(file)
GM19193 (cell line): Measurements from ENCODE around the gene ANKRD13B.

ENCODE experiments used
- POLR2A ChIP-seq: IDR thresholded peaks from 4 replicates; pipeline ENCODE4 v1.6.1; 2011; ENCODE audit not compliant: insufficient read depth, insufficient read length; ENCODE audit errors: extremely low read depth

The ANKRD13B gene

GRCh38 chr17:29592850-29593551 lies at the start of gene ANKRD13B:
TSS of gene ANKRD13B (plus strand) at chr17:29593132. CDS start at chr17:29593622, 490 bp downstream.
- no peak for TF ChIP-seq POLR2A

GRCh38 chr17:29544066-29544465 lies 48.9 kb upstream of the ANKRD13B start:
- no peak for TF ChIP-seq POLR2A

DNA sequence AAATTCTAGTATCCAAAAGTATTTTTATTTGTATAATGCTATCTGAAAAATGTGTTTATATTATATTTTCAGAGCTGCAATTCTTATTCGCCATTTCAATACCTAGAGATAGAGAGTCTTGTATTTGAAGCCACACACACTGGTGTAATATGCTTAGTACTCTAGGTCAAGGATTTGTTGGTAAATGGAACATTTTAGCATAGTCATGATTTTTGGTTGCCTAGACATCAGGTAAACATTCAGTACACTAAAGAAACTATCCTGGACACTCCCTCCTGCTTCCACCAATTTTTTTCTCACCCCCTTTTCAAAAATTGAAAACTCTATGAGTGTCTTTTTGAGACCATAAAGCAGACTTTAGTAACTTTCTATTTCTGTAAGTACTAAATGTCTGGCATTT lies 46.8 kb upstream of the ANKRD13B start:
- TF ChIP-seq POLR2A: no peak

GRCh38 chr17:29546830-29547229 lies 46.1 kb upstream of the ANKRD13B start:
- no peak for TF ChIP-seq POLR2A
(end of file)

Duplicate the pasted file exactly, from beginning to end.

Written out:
GM19193 (cell line): Measurements from ENCODE around the gene ANKRD13B.

ENCODE experiments used
- POLR2A ChIP-seq: IDR thresholded peaks from 4 replicates; pipeline ENCODE4 v1.6.1; 2011; ENCODE audit not compliant: insufficient read depth, insufficient read length; ENCODE audit errors: extremely low read depth

The ANKRD13B gene

GRCh38 chr17:29592850-29593551 lies at the start of gene ANKRD13B:
TSS of gene ANKRD13B (plus strand) at chr17:29593132. CDS start at chr17:29593622, 490 bp downstream.
- no peak for TF ChIP-seq POLR2A

GRCh38 chr17:29544066-29544465 lies 48.9 kb upstream of the ANKRD13B start:
- no peak for TF ChIP-seq POLR2A

DNA sequence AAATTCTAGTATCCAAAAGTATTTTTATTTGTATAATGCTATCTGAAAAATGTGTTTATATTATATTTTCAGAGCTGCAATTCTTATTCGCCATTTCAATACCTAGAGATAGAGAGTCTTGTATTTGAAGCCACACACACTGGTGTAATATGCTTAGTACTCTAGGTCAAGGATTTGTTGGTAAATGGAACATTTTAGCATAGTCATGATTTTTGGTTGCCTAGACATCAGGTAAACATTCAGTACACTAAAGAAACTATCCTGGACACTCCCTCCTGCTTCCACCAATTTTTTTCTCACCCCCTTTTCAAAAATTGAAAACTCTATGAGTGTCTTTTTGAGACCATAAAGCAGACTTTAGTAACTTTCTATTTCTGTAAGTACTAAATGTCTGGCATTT lies 46.8 kb upstream of the ANKRD13B start:
- TF ChIP-seq POLR2A: no peak

GRCh38 chr17:29546830-29547229 lies 46.1 kb upstream of the ANKRD13B start:
- no peak for TF ChIP-seq POLR2A